In the increasingly crowded and expensive housing market in NYC, subletting apartments is not an uncommon practice. As a matter of fact, the vast majority of tenants have the legal rights to do so. But of course there are rules to govern the whole subleasing matter. As usual, each municipality has its own set of policies, so here is how to sublet in NYC.

Know the Rules

You can only sublet your apartment if you have the rights to do so. In New York City, all tenants in privately-owned buildings consisting of four or more units have the legal rights to sublet. Lease provision of any sort that restricts such rights is rendered null and void in favor of public policy. There are, however, a number of exceptions:

  • Public and subsidized housing: tenants in public and subsidized housing, for examples HUD-subsidized and Project-Based Section 8 Programs, are not allowed to sublet.
  • Non-profit building: tenants in non-profit buildings have no (or very limited) rights to sublet. Refer to your program guidelines to understand the regulation or limitation.
  • Co-ops: the term refers to a building of which you are both a co-owner/shareholder and tenant. The regulation and rights to sublet are enforced by the building’s by-laws. If the building had been converted from rent-stabilized to co-op, new subletting regulations set in by-laws do not apply to those who have already been tenants of the building prior to conversion. Such tenants retain their rights to sublet.
  • Rent control: tenants of rent-stabilized buildings have the rights to sublet, unlike those of rent-controlled ones.
  • Rent subsidies: tenants who receive rent subsidies may be in violation of their programs if they sublet.

Bear in mind that unlawful subletting is most likely a breach of tenancy, and therefore a sufficient ground for eviction. Fortunately there is an easier way to check online whether or not you have the legal rights to sublet.

What to Do

If you have the rights to sublet, there are some more things to do to get it done:

1. Send a certified letter (one with a return receipt) to your landlord regarding your intention to sublet no less than 30 days of the proposed subletting.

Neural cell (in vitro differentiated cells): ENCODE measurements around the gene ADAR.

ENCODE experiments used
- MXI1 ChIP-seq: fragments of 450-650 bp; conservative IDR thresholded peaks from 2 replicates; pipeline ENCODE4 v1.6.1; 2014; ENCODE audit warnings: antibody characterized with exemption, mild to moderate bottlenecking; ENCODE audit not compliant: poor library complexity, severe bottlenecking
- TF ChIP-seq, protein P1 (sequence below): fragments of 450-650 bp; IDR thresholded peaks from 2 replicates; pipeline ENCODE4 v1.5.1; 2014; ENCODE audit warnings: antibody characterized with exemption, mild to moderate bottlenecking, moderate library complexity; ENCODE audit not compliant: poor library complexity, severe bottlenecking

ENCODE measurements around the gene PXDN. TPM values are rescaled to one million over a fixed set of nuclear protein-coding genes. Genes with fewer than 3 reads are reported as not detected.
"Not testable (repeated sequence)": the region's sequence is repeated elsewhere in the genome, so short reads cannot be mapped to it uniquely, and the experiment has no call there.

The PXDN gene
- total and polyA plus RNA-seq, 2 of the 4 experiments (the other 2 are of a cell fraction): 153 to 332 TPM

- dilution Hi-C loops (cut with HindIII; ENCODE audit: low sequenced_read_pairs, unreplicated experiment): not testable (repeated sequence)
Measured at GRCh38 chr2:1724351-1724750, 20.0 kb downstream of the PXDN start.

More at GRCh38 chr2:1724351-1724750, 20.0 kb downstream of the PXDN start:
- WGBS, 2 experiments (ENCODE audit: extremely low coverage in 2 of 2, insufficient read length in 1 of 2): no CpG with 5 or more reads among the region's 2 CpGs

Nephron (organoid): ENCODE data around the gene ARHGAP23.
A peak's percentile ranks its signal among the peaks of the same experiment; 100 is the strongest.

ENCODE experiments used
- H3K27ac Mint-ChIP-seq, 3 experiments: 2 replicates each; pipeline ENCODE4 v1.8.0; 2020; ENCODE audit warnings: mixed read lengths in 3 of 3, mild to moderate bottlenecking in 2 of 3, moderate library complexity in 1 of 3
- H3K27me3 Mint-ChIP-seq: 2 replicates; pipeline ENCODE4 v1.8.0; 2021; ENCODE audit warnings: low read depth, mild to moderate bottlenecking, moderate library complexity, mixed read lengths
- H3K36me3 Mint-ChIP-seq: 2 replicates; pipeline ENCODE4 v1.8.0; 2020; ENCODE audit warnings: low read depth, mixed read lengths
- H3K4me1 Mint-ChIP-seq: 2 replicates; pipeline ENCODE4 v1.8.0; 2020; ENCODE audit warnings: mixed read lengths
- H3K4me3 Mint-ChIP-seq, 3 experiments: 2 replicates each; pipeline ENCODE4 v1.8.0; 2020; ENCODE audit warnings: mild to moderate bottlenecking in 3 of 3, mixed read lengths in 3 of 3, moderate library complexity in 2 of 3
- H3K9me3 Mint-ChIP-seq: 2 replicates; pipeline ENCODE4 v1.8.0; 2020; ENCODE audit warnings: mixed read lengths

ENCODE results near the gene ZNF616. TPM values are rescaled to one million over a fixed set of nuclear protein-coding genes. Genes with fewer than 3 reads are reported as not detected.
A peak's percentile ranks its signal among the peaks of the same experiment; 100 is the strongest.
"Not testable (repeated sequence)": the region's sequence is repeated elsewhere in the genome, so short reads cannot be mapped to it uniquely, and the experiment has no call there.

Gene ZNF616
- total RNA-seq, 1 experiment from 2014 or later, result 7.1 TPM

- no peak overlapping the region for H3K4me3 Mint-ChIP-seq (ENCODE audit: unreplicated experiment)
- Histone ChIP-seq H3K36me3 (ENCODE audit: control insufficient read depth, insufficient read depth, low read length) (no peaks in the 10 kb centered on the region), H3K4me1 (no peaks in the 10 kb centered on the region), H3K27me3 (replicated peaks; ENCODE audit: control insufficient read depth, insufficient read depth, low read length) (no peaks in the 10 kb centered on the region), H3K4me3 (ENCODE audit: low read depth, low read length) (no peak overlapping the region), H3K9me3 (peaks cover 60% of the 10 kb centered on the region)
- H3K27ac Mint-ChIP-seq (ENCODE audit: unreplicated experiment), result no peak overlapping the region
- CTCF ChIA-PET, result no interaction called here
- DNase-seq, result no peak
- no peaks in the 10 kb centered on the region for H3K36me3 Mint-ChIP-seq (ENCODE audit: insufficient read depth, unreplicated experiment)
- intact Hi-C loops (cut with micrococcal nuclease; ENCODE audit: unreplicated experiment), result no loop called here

The letter must contain specific list of information as instructed by the NYC Rent Guidelines Board as follows:

  • Term of the sublease
  • Parties to the sublease (name and contact information such as home and business addresses)
  • Reason for subletting
  • Your address during the term of the sublease
  • Written consent from co-tenant or guarantor of the lease
  • Copy of the proposed sublease and the copy of your lease if needs be

2. The landlord may ask for addition information within 10 days after the mailing request.

The typical sublease agreement form is also available for download from here. Remember that if you are legally allowed to sublet your apartment, the landlord is required by the law to approve your request unless the landlord can provide reasonable explanations for the disapproval. If you receive no respond from the landlord within 30 days, that failure to respond can be legally considered consent.

3. Iron out the details with your subletter

Once all the prerequisites are met, the subletting term begins. You are still the actual tenant of the building, which means you are still responsible for fulfilling your own lease agreement. The subletter cannot pay the landlord, so you act as the middleman. No matter who the subletter is (friend, family, or complete stranger), ask the subletter to sign a legally-binding sublease agreement and send a security deposit.


 

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